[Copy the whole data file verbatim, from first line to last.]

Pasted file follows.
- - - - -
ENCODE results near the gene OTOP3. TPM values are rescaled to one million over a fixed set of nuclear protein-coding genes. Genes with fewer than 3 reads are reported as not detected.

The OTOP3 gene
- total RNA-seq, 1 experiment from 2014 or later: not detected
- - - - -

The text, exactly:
ENCODE results near the gene OTOP3. TPM values are rescaled to one million over a fixed set of nuclear protein-coding genes. Genes with fewer than 3 reads are reported as not detected.

The OTOP3 gene
- total RNA-seq, 1 experiment from 2014 or later: not detected